On June 11, 2021, the Department of Health and Human Services (HHS) announced the Provider Relief Fund (PRF) portal will open for reporting on July 1, 2021. Any provider that received and retained payments exceeding $10,000 in aggregate on or before June 30, 2020, must use those funds by June 30, 2021, and complete the reporting process by September 30, 2021.
HHS promises to hold webinars, update and issue additional Frequently Asked Questions, and publish a detailed reporting portal user guide. However, HHS has not provided a date by which such guidance will be available.
The clock keeps ticking on the first deadline: use of funds by June 30, 2021. Despite pleas from members of Congress, trade associations, and provider organizations, HHS refused to extend this deadline for funds received before July 1, 2020.
One of the most common questions we’re asked is whether assuming an obligation to make payment at a future time constitutes “use of funds.” For example, we’ve heard from several organizations that want to use PRF dollars to make facility modifications to provide more appropriate care for potentially contagious individuals. Due to labor shortages and supply chain interruptions, however, it is not possible to complete the work by June 30, 2021.
To date, HHS has not squarely addressed this issue. Its guidance has used the terms “expense,” “expenditure,” and “use” interchangeably although each has a different meaning for accounting purposes. This has left some providers hesitant to commit PRF dollars to projects that will not be fully completed by June 30, concerned that HHS will demand recoupment of any amount paid after that date even if the provider had a contractual obligation to make such payment.
Our team has had several spirited discussions on this subject, doing our best to play devil’s advocate. Based on HHS’ guidance that providers “must follow their basis of accounting (e.g., cash, accrual, modified accrual) to determine expenses,” we have concluded that a provider using an accrual method of accounting can include any amount it recognizes as an expense—even if payment is not due until after June 30—as an appropriate use of PRF dollars (provided, of course, the use of funds is attributable to coronavirus). For those providers operating on a cash basis, we are not as confident in our response, but we still believe HHS should conclude such use of funds is appropriate in these circumstances. In both cases, the provider should thoroughly document the reasons for the delay.
HHS’ Provider Relief Fund FAQs address the use of funds and reporting requirements for providers having experienced changes in ownership both before and after having received PRF payments. Those providers that have been involved in such transactions should study this guidance carefully to determine parties’ respective duties. Although the FAQs include multiple scenarios, one matter not addressed is the use of funds by and reporting for a tax identification number (TIN) that has ceased doing business. Hopefully, HHS will address this specific issue in subsequent reporting guidance.
The Provider Relief Fund portal has been open since January 15, 2021, but only for registration. We know many providers that have been waiting to complete the registration process, hoping for additional guidance from HHS regarding reporting entities. Given one will not be able to access the reporting screens without having first registered, now is the time to complete that process, incorporating the guidance on parent/subsidiary reporting options based on your reporting strategy.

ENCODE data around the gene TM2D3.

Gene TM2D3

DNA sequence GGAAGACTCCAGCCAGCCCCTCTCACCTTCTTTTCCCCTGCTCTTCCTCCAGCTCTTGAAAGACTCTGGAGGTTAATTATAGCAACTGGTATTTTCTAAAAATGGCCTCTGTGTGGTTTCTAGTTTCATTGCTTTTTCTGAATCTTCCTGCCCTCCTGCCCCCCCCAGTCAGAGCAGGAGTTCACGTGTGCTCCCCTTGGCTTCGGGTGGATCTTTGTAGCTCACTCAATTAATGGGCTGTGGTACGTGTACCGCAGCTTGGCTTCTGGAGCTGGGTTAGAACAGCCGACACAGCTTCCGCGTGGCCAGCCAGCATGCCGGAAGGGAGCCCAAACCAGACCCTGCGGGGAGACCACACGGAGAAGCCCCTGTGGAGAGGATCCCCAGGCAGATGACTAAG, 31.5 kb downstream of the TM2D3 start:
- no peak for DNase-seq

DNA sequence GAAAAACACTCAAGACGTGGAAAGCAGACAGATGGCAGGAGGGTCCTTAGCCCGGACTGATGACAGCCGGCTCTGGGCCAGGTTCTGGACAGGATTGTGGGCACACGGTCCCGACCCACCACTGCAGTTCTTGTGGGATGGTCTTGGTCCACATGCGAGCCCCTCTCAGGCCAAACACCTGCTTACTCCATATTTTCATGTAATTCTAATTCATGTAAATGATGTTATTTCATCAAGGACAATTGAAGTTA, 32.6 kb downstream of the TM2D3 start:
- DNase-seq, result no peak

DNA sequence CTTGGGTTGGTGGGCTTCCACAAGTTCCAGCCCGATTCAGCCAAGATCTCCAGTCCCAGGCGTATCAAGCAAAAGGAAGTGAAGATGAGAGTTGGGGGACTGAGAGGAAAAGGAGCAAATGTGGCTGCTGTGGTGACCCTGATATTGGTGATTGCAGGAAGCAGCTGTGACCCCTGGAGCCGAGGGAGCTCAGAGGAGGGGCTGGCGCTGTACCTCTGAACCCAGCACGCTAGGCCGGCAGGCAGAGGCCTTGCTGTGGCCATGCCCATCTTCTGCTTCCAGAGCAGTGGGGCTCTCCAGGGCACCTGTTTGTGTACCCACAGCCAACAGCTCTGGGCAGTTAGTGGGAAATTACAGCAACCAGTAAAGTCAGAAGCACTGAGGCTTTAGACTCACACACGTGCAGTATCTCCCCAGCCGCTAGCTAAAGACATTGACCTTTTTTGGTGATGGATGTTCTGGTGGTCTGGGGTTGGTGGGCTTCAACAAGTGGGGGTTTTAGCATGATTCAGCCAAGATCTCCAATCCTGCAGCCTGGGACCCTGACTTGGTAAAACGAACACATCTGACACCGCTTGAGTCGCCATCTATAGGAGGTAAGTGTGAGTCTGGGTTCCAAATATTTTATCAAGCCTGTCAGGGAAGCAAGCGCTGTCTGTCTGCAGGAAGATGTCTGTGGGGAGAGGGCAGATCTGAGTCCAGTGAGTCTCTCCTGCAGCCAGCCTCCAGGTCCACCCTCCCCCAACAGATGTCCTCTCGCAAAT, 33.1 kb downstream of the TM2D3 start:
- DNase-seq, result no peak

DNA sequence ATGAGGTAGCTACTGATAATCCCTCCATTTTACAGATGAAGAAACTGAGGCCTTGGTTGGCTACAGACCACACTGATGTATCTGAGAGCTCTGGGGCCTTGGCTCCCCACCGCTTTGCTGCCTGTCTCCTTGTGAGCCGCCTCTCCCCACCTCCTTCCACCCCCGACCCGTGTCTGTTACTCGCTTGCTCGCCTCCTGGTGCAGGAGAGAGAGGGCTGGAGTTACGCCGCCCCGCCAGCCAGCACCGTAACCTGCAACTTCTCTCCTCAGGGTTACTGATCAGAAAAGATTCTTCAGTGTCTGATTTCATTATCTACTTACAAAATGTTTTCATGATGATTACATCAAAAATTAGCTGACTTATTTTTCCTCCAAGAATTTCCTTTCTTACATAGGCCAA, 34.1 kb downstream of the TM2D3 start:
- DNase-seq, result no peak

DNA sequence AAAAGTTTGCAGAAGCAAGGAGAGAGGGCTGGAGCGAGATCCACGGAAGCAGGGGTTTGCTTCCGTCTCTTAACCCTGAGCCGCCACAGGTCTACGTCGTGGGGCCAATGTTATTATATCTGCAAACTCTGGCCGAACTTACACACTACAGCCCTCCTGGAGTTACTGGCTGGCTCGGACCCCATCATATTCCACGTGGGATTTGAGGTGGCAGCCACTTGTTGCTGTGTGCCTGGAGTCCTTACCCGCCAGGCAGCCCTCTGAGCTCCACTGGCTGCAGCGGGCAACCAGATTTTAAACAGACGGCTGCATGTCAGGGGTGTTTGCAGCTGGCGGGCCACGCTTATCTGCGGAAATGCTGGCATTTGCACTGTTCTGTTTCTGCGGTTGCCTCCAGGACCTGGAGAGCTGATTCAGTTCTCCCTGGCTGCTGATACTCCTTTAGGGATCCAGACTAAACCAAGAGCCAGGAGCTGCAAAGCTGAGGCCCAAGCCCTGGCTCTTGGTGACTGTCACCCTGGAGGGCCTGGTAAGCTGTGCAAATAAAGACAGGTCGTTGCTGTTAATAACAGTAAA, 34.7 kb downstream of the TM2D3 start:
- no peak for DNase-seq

Importantly, a parent entity reporting on behalf of its subsidiaries must submit a complete list of the subsidiary TINs delimited by commas. As explained in the June 11 Post-Payment Notice of Reporting Requirements, HHS will permit a parent entity to include its subsidiaries’ General Distribution payments in its reporting, but a parent entity may not include its subsidiaries’ Targeted Distribution payments. Instead, the original recipient of a Targeted Distribution must report on the use of funds under its own TIN, regardless of whether the original recipient subsequently transferred the payment.
HHS has updated the user guide and detailed FAQs regarding the registration process as of June 11. HHS warns the process will take at least 20 minutes and must be completed in one session (i.e., one cannot save partial information). The system will timeout after 15 minutes of inactivity, forcing the user to re-start the process from the beginning. The user guide includes screenshots detailing all information required to complete the registration process.
PYA’s COVID-19 Task Force includes subject matter experts in regulatory compliance, accounting, audit, cost reporting, tax, operations, and strategy. We help health systems, hospitals, critical access hospitals, post-acute providers, and physician practices of all specialties navigate COVID-19 relief funding. Our team’s numerous presentations and publications have delivered direction and insight for providers struggling with complex, confusing, and sometimes contradictory federal guidance.
As your organization prepares to register and report, PYA can help with:
- Developing a defensible lost revenue calculation
- Re-allocating targeted distributions
- Interpreting and applying guidance regarding coronavirus-related expenses
- Properly accounting for other coronavirus relief
- Developing appropriate documentation in the event of future audit
- Addressing coronavirus-related cost reporting issues
- Understanding and preparing to meet Single Audit requirements
If you would like guidance related to the appropriate use of Provider Relief Funds, or for assistance with any matter related to COVID-19 relief, visit PYA’s COVID-19 Hub, or contact one of our PYA executives below at (800) 270-9629.